Since then, however, we’ve seen the term used as a synonym for the prevention of sickness. In our work, ‘creating health’ and ‘preventing sickness’ are fundamentally different. The former is defined by how communities describe ‘health’. The latter is defined solely by biomedical measures. We have decided, therefore, to stop using the term ‘creating health’ for the principles.
Since our last report, we have learned that, although many health systems are engaged in understanding how they can affect the social risk factors that correlate to sickness, risk factors alone explain only about half of morbidity and mortality. The missing link seems to be whether people have a sense of control over their lives. This requires them to have agency – the ability to make purposeful choices.
This core importance of agency extends to collective agency. A sense of being able to come together to create change is conceivably as core to the health of a community as a sense of control is to an individual’s health.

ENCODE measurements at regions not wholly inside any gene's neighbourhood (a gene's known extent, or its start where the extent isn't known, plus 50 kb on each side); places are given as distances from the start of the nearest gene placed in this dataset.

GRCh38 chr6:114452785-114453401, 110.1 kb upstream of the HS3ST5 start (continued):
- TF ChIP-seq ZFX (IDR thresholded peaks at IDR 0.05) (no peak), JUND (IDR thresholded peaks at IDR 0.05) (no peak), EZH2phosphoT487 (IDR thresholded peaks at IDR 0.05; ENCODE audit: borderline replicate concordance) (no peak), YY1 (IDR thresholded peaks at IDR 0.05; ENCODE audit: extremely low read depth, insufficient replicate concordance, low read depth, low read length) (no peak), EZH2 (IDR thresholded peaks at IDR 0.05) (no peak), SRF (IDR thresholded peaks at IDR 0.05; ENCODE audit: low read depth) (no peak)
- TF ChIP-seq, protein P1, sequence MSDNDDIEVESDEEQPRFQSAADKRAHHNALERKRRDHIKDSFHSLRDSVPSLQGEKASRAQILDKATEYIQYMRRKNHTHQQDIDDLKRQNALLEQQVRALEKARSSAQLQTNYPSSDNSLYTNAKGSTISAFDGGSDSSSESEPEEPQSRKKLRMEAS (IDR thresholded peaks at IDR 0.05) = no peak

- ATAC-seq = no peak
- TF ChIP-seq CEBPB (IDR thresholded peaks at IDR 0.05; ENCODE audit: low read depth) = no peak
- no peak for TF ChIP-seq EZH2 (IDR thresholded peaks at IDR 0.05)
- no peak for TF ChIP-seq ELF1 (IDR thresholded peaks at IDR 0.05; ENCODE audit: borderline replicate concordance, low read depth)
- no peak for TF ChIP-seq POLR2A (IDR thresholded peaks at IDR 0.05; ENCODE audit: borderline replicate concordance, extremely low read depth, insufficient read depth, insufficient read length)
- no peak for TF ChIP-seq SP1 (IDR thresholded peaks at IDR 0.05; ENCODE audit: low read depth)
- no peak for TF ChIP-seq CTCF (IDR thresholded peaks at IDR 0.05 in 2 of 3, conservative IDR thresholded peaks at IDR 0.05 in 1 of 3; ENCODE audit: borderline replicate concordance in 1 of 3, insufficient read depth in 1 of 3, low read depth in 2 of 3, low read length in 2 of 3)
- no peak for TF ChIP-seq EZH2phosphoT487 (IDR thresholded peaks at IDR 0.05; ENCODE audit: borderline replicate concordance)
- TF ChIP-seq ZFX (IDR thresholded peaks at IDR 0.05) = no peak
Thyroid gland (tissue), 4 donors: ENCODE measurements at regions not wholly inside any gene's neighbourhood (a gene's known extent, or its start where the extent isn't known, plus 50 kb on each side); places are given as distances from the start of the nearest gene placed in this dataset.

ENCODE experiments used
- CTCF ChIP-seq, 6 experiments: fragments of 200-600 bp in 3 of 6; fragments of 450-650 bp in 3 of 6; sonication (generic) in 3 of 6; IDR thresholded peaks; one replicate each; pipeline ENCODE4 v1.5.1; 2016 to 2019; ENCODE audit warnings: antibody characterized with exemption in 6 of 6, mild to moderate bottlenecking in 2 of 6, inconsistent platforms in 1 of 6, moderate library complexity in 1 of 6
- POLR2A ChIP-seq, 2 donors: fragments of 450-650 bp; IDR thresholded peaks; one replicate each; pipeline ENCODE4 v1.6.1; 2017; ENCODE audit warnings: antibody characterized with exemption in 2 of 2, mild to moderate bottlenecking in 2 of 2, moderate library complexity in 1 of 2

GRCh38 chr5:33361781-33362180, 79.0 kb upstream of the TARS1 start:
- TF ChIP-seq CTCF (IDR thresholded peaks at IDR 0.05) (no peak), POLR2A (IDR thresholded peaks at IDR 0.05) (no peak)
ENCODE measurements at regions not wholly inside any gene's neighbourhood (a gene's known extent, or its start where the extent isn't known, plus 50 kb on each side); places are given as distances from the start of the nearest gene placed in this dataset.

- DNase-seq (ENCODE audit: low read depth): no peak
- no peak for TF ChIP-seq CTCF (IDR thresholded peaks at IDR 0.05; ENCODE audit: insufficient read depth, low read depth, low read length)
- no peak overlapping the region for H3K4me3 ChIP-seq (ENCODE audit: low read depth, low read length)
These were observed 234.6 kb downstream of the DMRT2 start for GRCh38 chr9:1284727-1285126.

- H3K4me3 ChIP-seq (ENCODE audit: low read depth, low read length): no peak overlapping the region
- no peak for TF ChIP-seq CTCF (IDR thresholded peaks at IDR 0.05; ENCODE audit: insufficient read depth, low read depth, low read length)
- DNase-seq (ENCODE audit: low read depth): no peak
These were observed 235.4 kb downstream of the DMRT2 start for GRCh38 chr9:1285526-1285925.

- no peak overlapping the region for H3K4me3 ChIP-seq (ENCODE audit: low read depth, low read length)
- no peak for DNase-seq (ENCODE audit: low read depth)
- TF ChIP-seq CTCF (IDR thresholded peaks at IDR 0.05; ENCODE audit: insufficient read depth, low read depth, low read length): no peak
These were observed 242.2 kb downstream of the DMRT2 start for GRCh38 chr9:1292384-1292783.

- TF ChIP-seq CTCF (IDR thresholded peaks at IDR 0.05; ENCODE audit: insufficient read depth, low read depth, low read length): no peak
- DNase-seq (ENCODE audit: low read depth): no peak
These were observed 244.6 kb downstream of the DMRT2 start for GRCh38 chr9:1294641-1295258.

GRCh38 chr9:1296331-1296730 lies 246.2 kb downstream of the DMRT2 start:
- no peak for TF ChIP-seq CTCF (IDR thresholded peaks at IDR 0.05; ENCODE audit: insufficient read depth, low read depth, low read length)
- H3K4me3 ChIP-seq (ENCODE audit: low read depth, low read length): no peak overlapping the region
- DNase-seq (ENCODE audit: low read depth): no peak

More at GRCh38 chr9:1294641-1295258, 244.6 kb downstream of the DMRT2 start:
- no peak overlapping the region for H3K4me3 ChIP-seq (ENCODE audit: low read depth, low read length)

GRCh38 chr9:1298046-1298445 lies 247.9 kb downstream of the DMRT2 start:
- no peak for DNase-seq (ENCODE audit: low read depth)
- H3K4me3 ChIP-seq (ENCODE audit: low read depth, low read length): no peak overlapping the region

The 12 Principles
The 12 principles that follow, then, describe a process that fosters community agency. It is an inclusive, participatory and responsive process to collectively agree priorities and derive, implement and evaluate solutions. The principles are:
- Include in a community’s collective effort those who live there, those who work there, and those who deliver or support services provided there
- Spend time understanding differences in context, goals and power
- Appreciate the arc of local history as part of the story of a place
- Elicit, value and respond to what matters to community residents
- Facilitate and support the sharing of power, including building the capacity to use it and acknowledging existing imbalances
- Operate at four levels at the same time: individual, community, institutional and policy
- Accept that this is long-term, iterative work
- Embrace uncertainty, tension and missteps as sources of success
- Measure what matters, including the process and experience of the work
- Build a vehicle buffered from the constraints of existing systems and able to respond to what happens, as it happens